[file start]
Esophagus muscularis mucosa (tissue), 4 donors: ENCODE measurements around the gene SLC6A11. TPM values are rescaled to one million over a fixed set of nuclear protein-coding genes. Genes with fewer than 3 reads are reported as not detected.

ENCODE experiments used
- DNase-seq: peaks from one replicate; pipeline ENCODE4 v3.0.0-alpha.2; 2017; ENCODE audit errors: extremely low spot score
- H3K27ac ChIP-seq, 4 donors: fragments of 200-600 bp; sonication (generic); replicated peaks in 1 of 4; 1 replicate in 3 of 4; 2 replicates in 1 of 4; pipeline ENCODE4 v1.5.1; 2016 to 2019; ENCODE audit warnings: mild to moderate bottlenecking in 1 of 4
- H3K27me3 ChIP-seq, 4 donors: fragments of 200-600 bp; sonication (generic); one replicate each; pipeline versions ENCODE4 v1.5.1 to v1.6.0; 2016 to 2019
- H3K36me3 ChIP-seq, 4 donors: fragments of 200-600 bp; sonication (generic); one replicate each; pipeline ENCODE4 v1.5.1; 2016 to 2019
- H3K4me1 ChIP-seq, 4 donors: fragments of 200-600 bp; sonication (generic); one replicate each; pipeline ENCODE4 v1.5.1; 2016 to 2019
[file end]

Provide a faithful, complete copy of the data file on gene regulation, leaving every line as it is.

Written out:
Esophagus muscularis mucosa (tissue), 4 donors: ENCODE measurements around the gene SLC6A11. TPM values are rescaled to one million over a fixed set of nuclear protein-coding genes. Genes with fewer than 3 reads are reported as not detected.

ENCODE experiments used
- DNase-seq: peaks from one replicate; pipeline ENCODE4 v3.0.0-alpha.2; 2017; ENCODE audit errors: extremely low spot score
- H3K27ac ChIP-seq, 4 donors: fragments of 200-600 bp; sonication (generic); replicated peaks in 1 of 4; 1 replicate in 3 of 4; 2 replicates in 1 of 4; pipeline ENCODE4 v1.5.1; 2016 to 2019; ENCODE audit warnings: mild to moderate bottlenecking in 1 of 4
- H3K27me3 ChIP-seq, 4 donors: fragments of 200-600 bp; sonication (generic); one replicate each; pipeline versions ENCODE4 v1.5.1 to v1.6.0; 2016 to 2019
- H3K36me3 ChIP-seq, 4 donors: fragments of 200-600 bp; sonication (generic); one replicate each; pipeline ENCODE4 v1.5.1; 2016 to 2019
- H3K4me1 ChIP-seq, 4 donors: fragments of 200-600 bp; sonication (generic); one replicate each; pipeline ENCODE4 v1.5.1; 2016 to 2019